While people can do much the same thing today with smartphones, Mudd admits, AR will make it easier and more compelling.

“It’s very easy for people to do these things to their peers, friends, or enemies, and get a widespread audience by posting them to the Net,” he says. “AR enhances that ability and multiplies the opportunities for these issues to arise.”

Fraudian slips

Many of the same AR features that pose potential threats, like location and behavior tracking, might also one day keep fraudsters from draining your bank account.

An AR-enabled device could be used to passively authenticate your identity using a retinal scan or some other biometric, notes Seth Ruden, senior fraud consultant for payments firm ACI Worldwide. It could even use your behavior to identify you. Conversely, if a user’s head is cocked in an unusual direction, or he’s holding the device in his right hand instead of his left, that could indicate that the user isn’t actually you, he says.

A banking app could even ask you to perform some action in front of the phone’s camera—like, say, draw a figure 8 in the air with your finger—and combine that with your location to identify you as a human (not a bot) using your normal ATM, says Ruden.

Besides making financial transactions more secure, AR may also allow us to kiss passwords, PINs, and ATM cards goodbye, he adds.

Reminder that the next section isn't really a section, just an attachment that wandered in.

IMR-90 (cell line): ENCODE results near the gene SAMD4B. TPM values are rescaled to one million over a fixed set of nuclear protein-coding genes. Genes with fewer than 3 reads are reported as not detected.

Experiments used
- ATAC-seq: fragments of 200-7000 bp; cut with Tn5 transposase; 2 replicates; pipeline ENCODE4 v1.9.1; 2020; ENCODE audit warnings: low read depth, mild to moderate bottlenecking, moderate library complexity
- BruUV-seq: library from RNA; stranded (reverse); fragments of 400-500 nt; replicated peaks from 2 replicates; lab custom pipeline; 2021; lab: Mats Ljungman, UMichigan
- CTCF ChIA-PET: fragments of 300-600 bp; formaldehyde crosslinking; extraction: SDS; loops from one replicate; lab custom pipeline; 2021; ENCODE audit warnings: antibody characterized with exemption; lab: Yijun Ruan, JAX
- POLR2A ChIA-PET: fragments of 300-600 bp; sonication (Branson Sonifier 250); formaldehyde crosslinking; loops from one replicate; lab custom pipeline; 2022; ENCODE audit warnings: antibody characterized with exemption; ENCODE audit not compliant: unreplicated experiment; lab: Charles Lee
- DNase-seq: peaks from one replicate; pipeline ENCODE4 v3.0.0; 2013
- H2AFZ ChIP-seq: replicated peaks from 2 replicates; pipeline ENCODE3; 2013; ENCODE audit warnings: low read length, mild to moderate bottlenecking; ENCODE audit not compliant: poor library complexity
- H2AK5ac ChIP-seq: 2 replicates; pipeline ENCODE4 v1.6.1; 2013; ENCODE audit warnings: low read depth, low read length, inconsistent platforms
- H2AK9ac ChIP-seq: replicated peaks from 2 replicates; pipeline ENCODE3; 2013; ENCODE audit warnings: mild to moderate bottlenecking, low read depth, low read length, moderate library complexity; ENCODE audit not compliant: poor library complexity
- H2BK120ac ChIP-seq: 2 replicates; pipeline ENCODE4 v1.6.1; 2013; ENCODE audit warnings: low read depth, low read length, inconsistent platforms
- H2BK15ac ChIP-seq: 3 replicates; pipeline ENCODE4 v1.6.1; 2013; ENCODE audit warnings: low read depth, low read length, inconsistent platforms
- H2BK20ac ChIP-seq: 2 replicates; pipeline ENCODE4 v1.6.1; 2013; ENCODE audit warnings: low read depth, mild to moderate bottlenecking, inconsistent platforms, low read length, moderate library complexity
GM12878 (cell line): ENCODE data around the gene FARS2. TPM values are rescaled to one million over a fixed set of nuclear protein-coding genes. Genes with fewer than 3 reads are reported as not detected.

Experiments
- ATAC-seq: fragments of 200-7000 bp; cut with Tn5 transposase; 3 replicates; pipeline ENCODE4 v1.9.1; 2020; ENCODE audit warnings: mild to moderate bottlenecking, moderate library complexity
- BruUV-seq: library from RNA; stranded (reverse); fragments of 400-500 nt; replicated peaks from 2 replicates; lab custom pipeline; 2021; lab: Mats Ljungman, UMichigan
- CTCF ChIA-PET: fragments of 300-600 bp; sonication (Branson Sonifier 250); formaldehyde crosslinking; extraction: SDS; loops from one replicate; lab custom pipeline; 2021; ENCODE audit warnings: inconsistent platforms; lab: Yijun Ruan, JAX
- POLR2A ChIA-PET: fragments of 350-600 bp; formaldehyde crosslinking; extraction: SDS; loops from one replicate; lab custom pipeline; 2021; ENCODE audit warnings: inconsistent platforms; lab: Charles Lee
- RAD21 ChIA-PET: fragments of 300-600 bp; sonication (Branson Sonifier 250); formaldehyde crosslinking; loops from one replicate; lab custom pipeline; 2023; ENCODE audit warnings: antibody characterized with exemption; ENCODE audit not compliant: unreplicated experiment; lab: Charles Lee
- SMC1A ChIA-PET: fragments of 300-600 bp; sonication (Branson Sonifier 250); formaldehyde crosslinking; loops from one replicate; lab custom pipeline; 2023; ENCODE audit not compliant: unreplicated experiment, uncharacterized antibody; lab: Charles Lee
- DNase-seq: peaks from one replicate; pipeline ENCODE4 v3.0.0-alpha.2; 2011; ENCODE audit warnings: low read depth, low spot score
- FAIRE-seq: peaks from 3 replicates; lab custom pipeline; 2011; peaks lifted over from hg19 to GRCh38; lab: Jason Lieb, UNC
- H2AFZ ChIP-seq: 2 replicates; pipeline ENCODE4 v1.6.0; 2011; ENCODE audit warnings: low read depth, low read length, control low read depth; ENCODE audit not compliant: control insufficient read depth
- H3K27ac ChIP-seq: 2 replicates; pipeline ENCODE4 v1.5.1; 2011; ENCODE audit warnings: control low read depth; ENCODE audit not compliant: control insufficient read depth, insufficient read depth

Hacking AR

Where things really get interesting is if someone hacks an AR app or game to insert their own version of mixed reality.

We’ve already seen people exploit the popularity of Pokemon Go to spread malware via bogus guides to the popular AR game. As augmented wearables become more widespread, they could attract the attention of attackers who deliberately manipulate the images in a person’s field of view—essentially, substituting fake virtual objects in place of real virtual objects, says Mandeep Khera, CMO of Arxan Technologies, a provider of enterprise application security solutions for mobile apps and Internet-connected devices.

“A future malicious application might overlay an incorrect speed limit on top of a real speed limit sign, or place a fake sign where there is none,” he says. “It might intentionally provide incorrect translations for real-world text in a foreign language, or cause sensory overload in a user by flashing bright lights or playing loud sounds.”

AR hacks could also create a new breed of ransomware. A surgeon who relies on a device like Microsoft HoloLens to guide her procedures could be forced to pay a bitcoin ransom or lose control of the device, Khera says. And these exploits could be used to foster cyberterrorism and other mayhem.

Because they’re relatively new and highly complex, AR devices and apps will be more vulnerable and thus more attractive to attackers, he adds.

“Hackers always go after the weakest link,” Khera says. “They used to attack at the network level. After people began using firewalls, they moved on to Web apps and browsers, and then to mobile and connected devices. AR is next.”